Honor Your Solitude

by | Nov 16, 2015 | 7 Peacemakers

Blessed are the peacemakers, for they will be called children of God (Matthew 5:9).

You keep a precious secret that you cannot fully express in words. You can only live it. It gives rise to your loveliness and dignity.

You keep that secret in a container called solitude. If you honor your solitude and dwell in it enough, returning to it regularly from the noise and pretense of world and ego, your precious secret will flourish and blossom like perennials and spill color into the world. Thomas Merton wrote,

True solitude separates one man from the rest in order that he may freely develop the good that is his own, and then fulfill his destiny by putting himself at the service of everybody else.[1]

Your solitude becomes self-indulgence only if you separate from others in pride and resentment, comparing yourself to others, never satisfied until you stand above them, but even then never satisfied, just lonely and hungry. The secret you keep makes you special, but not so much that you can uproot it from love and expect it to survive in a concrete fortress.

Rainer Maria Rilke wrote, “Love consists in this, that two solitudes protect and border and salute each other.”[2]

Loving you, I honor your secret and embrace the mystery of your uniqueness. I join you as you share your secret through your life, and if you love me, you allow my secret to resonate with yours as deeps calls to deep.

When my solitude protects and borders and salutes yours, I not only love you, but I make peace with you. I do not retreat into my solitude to remain undisturbed by you, but I reach out to you and retain my inner quiet as I accept myself as I am and you as you are.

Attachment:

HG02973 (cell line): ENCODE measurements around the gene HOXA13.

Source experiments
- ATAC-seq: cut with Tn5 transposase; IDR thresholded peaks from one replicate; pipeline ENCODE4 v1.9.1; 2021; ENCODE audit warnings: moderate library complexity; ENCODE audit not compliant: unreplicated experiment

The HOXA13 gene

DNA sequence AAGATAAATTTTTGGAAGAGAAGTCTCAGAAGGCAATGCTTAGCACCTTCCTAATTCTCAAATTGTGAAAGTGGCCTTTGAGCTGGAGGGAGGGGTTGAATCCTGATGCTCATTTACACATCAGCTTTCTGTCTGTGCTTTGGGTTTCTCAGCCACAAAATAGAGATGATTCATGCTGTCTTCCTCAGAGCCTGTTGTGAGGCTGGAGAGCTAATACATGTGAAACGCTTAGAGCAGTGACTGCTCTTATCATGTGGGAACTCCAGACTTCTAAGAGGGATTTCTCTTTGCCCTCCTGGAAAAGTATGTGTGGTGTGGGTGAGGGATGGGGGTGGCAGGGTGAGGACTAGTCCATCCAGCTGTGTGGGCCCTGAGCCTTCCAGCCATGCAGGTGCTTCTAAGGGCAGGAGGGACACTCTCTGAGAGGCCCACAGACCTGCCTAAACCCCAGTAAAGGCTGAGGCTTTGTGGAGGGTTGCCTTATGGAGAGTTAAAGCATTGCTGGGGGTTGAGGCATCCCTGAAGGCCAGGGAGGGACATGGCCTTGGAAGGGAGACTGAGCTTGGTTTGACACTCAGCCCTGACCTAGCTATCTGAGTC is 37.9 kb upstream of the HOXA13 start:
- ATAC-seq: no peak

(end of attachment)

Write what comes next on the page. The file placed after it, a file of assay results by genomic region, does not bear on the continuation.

But love will destroy itself if my insecurity raises its voice, and your solitude threatens my self-delusions. Then I may try force you to confess your secret or reshape it according to my wishes and ideals. Abusive relationships work that way, suffocating love and demeaning us both. How often we hear of that dynamic in families, communities, and nations.

So to love you, to make peace with you, I must honor your solitude, and to care for you, I must encourage you to honor your own. Finally, Merton:

A person is a person insofar as he has a secret and is a solitude of his own that cannot be communicated to anyone else. If I love a person, I will love that which most makes him a person: the secrecy, the hiddenness, 1410661505a5epzthe solitude of his own individual being, which God alone can penetrate and understand…If I respect my brother’s solitude, I will know his solitude by the reflection that it casts, through charity, upon the solitude of my own soul.[3]

[1] Thomas Merton, No Man Is an Island. (New York: Harcourt, Brace, Jovanovich, 1955), p. 248.
[2] Rainer Maria Rilke, Letters to a Young Poet, trans., M. D. Herter Norton (New York: W. W. Norton & Company, 1993), p. 59.
[3] Merton, pp. 244-245.


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